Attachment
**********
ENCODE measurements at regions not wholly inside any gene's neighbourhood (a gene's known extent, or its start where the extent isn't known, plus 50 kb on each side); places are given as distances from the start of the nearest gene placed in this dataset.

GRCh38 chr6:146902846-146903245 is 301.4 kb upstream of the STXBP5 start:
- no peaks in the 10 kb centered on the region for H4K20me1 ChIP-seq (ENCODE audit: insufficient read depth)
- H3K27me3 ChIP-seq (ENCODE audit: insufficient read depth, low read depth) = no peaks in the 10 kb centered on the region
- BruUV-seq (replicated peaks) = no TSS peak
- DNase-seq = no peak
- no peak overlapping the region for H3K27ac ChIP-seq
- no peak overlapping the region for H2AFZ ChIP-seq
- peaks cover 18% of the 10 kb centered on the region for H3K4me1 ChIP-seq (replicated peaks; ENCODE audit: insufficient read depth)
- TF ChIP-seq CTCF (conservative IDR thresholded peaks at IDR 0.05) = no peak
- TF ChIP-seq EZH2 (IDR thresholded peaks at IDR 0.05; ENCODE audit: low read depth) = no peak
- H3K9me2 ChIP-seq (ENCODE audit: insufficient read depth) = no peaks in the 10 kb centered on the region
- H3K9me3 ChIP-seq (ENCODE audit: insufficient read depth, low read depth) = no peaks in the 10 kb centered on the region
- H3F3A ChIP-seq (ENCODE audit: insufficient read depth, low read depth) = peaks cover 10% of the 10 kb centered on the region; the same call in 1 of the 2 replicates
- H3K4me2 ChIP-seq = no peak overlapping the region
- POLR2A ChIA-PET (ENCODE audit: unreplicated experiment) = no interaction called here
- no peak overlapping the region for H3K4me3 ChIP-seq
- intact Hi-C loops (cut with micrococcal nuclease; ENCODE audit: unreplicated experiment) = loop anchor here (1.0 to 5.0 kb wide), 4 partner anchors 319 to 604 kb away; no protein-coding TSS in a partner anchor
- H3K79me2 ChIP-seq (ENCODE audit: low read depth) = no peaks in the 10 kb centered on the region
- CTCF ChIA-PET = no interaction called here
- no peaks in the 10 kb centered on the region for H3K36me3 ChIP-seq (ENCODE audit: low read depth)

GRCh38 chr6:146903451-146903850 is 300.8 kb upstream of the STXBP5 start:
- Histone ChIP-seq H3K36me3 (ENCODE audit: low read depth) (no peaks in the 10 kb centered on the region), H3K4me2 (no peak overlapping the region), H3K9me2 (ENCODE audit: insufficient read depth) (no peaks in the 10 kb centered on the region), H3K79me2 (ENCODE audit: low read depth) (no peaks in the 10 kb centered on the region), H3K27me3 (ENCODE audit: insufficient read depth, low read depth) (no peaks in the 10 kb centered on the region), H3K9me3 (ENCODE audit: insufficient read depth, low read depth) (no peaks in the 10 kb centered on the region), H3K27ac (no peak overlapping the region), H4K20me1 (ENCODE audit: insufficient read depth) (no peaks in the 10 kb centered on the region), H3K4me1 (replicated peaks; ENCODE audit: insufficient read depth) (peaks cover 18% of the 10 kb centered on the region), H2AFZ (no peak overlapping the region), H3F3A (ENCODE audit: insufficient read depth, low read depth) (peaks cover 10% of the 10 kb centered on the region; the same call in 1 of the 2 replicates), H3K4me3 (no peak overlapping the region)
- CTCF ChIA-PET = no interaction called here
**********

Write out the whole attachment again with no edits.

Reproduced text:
ENCODE measurements at regions not wholly inside any gene's neighbourhood (a gene's known extent, or its start where the extent isn't known, plus 50 kb on each side); places are given as distances from the start of the nearest gene placed in this dataset.

GRCh38 chr6:146902846-146903245 is 301.4 kb upstream of the STXBP5 start:
- no peaks in the 10 kb centered on the region for H4K20me1 ChIP-seq (ENCODE audit: insufficient read depth)
- H3K27me3 ChIP-seq (ENCODE audit: insufficient read depth, low read depth) = no peaks in the 10 kb centered on the region
- BruUV-seq (replicated peaks) = no TSS peak
- DNase-seq = no peak
- no peak overlapping the region for H3K27ac ChIP-seq
- no peak overlapping the region for H2AFZ ChIP-seq
- peaks cover 18% of the 10 kb centered on the region for H3K4me1 ChIP-seq (replicated peaks; ENCODE audit: insufficient read depth)
- TF ChIP-seq CTCF (conservative IDR thresholded peaks at IDR 0.05) = no peak
- TF ChIP-seq EZH2 (IDR thresholded peaks at IDR 0.05; ENCODE audit: low read depth) = no peak
- H3K9me2 ChIP-seq (ENCODE audit: insufficient read depth) = no peaks in the 10 kb centered on the region
- H3K9me3 ChIP-seq (ENCODE audit: insufficient read depth, low read depth) = no peaks in the 10 kb centered on the region
- H3F3A ChIP-seq (ENCODE audit: insufficient read depth, low read depth) = peaks cover 10% of the 10 kb centered on the region; the same call in 1 of the 2 replicates
- H3K4me2 ChIP-seq = no peak overlapping the region
- POLR2A ChIA-PET (ENCODE audit: unreplicated experiment) = no interaction called here
- no peak overlapping the region for H3K4me3 ChIP-seq
- intact Hi-C loops (cut with micrococcal nuclease; ENCODE audit: unreplicated experiment) = loop anchor here (1.0 to 5.0 kb wide), 4 partner anchors 319 to 604 kb away; no protein-coding TSS in a partner anchor
- H3K79me2 ChIP-seq (ENCODE audit: low read depth) = no peaks in the 10 kb centered on the region
- CTCF ChIA-PET = no interaction called here
- no peaks in the 10 kb centered on the region for H3K36me3 ChIP-seq (ENCODE audit: low read depth)

GRCh38 chr6:146903451-146903850 is 300.8 kb upstream of the STXBP5 start:
- Histone ChIP-seq H3K36me3 (ENCODE audit: low read depth) (no peaks in the 10 kb centered on the region), H3K4me2 (no peak overlapping the region), H3K9me2 (ENCODE audit: insufficient read depth) (no peaks in the 10 kb centered on the region), H3K79me2 (ENCODE audit: low read depth) (no peaks in the 10 kb centered on the region), H3K27me3 (ENCODE audit: insufficient read depth, low read depth) (no peaks in the 10 kb centered on the region), H3K9me3 (ENCODE audit: insufficient read depth, low read depth) (no peaks in the 10 kb centered on the region), H3K27ac (no peak overlapping the region), H4K20me1 (ENCODE audit: insufficient read depth) (no peaks in the 10 kb centered on the region), H3K4me1 (replicated peaks; ENCODE audit: insufficient read depth) (peaks cover 18% of the 10 kb centered on the region), H2AFZ (no peak overlapping the region), H3F3A (ENCODE audit: insufficient read depth, low read depth) (peaks cover 10% of the 10 kb centered on the region; the same call in 1 of the 2 replicates), H3K4me3 (no peak overlapping the region)
- CTCF ChIA-PET = no interaction called here